A 10-minute shower uses over 25 gallons of water. If one takes a shower for this long every day the water used quickly adds up. Make it a personal goal to reduce your shower time by one-minute everyday, until you reach only 5 minutes. Remember every minute you shorten 2.5 gallons are saved!
Turn off the Tap
One easy way to conserve water is to turn off or reduce water flow while brushing your teeth, shaving, or doing your dishes. You can save gallons of water per day just by turning off the tap.
Fix It Fast
Small leaks can add up quickly to gallons of water lost. In fact, a faucet leaking 60 drops per minute will waste up to 192 gallons per month and 2,304 gallons per year. If you find a leak in your residence hall submit a work order to housing to get it fixed. Every drop counts and you could help prevent the loss. To submit a work order visit: http://tma.uwosh.edu:442/
Unplugging electronics and turning off lights are just some of the easy ways one can save energy. Help propel power savings on campus with these easy energy saving tips.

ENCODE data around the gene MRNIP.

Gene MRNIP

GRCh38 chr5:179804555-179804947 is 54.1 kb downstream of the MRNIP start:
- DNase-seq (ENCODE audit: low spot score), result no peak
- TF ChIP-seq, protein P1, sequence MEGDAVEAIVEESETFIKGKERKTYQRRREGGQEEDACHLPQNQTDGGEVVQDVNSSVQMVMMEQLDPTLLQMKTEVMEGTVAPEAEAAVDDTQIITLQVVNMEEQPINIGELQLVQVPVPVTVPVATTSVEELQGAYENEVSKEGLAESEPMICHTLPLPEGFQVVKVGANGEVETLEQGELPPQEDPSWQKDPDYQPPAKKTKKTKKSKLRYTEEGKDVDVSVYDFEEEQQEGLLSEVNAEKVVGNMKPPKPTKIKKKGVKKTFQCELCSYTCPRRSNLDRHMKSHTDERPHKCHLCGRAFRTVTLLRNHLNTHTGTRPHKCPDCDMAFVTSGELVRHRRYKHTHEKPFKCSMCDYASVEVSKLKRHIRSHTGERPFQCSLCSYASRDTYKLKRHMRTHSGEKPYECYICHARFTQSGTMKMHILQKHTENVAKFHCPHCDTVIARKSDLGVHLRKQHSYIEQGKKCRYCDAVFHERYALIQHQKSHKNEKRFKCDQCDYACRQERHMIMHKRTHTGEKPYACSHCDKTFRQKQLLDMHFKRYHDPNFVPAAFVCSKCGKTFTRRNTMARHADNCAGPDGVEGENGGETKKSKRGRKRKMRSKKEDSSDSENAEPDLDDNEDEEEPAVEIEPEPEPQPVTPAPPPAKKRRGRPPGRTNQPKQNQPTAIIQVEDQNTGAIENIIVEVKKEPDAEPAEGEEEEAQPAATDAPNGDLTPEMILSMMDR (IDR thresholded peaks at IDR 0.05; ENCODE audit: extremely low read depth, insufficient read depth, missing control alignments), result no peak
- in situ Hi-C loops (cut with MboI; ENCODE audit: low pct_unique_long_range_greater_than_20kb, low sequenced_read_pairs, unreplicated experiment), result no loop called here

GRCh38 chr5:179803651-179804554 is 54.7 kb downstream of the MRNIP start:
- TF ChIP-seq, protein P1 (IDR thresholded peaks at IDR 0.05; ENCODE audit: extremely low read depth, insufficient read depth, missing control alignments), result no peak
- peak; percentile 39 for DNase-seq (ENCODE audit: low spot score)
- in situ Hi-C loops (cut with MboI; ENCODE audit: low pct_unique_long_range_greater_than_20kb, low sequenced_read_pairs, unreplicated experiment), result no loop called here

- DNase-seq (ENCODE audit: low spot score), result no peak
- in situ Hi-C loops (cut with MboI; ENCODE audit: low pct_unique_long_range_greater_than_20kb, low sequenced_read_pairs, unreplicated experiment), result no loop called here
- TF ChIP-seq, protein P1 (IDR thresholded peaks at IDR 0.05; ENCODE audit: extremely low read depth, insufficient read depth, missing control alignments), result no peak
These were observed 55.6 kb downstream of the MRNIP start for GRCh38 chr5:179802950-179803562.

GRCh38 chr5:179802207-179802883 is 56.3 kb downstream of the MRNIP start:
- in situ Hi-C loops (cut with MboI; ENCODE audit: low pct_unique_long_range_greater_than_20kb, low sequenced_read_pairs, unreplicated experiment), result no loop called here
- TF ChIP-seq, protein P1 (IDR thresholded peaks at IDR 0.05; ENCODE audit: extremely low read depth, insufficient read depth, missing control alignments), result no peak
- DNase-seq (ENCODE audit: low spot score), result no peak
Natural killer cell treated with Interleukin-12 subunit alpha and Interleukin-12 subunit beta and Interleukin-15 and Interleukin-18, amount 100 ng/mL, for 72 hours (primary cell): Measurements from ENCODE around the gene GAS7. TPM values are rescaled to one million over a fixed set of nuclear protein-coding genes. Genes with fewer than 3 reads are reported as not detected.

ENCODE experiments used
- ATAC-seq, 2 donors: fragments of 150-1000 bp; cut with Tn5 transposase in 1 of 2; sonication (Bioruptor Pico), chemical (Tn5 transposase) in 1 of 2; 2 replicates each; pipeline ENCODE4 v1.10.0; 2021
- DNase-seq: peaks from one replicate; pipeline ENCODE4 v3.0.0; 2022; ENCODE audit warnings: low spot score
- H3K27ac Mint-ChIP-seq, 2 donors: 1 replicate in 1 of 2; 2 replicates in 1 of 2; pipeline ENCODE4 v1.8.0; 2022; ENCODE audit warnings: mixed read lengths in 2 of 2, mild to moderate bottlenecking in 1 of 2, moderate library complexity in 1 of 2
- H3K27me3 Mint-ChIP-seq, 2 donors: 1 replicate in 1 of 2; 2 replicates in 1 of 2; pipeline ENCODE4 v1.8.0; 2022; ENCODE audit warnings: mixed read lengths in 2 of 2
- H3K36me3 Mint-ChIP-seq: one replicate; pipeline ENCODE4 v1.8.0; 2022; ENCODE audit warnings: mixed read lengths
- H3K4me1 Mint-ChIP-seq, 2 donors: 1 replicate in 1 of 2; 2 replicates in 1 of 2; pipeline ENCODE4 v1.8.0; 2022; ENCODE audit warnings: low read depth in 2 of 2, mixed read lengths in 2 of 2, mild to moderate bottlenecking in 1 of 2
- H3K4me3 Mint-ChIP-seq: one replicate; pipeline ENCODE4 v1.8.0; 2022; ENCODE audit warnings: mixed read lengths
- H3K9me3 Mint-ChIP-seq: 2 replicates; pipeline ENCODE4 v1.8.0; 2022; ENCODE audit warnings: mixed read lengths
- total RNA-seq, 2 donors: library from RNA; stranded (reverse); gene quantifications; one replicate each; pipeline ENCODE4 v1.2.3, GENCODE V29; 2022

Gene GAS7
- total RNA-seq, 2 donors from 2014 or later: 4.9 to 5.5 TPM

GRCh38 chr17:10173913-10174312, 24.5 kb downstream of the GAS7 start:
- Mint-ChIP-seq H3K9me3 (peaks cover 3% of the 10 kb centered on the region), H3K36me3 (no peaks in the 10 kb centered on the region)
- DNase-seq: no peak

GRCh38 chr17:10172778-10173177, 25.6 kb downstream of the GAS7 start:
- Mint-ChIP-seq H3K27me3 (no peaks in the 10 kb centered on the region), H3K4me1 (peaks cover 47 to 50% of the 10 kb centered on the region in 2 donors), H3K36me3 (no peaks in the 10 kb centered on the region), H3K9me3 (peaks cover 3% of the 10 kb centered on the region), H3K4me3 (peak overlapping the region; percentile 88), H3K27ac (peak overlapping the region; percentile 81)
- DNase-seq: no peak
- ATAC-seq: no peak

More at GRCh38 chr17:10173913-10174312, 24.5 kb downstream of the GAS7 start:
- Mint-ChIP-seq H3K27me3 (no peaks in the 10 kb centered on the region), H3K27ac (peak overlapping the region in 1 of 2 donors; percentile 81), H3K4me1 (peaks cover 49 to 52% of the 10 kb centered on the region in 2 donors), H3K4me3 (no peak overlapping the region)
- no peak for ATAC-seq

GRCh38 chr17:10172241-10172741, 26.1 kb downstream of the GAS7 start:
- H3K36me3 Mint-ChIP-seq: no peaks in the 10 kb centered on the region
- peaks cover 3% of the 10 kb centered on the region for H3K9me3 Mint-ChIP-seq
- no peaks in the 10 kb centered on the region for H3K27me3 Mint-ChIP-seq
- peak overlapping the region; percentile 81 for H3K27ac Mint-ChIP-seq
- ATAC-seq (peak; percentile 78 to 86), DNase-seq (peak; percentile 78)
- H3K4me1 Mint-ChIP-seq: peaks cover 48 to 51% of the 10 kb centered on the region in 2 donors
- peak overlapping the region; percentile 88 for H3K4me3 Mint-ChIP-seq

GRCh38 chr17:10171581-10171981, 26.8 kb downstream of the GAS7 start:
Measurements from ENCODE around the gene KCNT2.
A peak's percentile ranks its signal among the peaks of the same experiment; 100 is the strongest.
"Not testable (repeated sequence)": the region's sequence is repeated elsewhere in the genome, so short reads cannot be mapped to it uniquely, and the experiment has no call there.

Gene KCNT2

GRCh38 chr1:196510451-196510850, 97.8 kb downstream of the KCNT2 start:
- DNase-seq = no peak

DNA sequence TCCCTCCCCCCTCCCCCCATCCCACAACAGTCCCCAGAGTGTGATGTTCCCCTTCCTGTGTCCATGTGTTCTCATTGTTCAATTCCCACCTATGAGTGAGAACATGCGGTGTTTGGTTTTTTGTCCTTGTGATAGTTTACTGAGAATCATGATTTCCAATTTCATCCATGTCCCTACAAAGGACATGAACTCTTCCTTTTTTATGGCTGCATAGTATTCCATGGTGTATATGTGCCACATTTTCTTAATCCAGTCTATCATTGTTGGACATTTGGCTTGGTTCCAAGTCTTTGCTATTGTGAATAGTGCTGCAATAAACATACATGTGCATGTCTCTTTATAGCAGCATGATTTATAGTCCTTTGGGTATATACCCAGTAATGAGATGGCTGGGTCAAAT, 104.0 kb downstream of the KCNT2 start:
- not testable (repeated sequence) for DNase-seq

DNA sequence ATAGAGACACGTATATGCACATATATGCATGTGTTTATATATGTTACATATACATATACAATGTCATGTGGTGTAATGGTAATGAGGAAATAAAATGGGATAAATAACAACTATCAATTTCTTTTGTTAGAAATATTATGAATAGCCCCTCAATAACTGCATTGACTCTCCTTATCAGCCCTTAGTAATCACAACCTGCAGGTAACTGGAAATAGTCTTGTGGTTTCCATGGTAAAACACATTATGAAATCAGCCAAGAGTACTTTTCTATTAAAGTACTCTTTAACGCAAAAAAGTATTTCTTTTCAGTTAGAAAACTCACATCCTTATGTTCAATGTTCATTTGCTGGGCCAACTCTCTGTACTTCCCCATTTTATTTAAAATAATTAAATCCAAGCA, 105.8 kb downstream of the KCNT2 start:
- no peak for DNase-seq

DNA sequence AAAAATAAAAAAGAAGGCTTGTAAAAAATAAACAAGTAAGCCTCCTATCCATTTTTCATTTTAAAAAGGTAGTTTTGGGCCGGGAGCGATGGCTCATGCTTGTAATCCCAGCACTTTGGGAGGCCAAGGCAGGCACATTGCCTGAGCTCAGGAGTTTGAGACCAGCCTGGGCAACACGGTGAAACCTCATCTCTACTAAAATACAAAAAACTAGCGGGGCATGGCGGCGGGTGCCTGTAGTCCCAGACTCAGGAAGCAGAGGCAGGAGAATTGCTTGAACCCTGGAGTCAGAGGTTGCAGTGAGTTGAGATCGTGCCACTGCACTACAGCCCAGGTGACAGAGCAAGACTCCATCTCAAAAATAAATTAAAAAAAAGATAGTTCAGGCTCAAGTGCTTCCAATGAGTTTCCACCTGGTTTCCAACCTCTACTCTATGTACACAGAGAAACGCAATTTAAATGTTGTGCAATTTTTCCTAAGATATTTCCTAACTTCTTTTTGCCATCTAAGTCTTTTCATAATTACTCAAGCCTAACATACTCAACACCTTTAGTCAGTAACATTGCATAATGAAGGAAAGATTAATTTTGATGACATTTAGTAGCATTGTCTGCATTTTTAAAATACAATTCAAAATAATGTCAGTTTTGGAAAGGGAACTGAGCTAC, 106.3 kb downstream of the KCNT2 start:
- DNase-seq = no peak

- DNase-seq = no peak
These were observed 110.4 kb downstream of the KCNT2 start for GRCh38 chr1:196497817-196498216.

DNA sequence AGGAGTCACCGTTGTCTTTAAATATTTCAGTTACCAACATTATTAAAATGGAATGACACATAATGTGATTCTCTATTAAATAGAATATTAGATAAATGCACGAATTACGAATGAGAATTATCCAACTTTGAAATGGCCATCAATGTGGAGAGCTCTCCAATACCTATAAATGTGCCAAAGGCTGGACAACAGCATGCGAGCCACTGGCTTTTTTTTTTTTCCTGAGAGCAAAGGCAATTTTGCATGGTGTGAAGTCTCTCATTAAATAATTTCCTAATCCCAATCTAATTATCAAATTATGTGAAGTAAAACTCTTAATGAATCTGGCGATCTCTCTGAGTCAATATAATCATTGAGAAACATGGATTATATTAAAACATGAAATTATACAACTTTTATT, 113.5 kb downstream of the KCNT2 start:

Hit the Switch
Lighting accounts for 15 percent of electricity use on campus. Help reduce energy in your residence hall and on campus by always turning off the lights when leaving a room. Open your blinds during the day to profit from the sun’s natural light or use task lighting instead of overhead lighting.
Pull the Plug
Did you know that your TV uses electricity even when it is turned off? Same goes for your game console, stereo, printer, coffee maker, and any other electronics or appliances that have a standby mode. Unplug these energy vampires when they are not in use, or before leaving for vacation. Better yet, buy a “smart” power strip that automatically turns off these gadgets when not in use.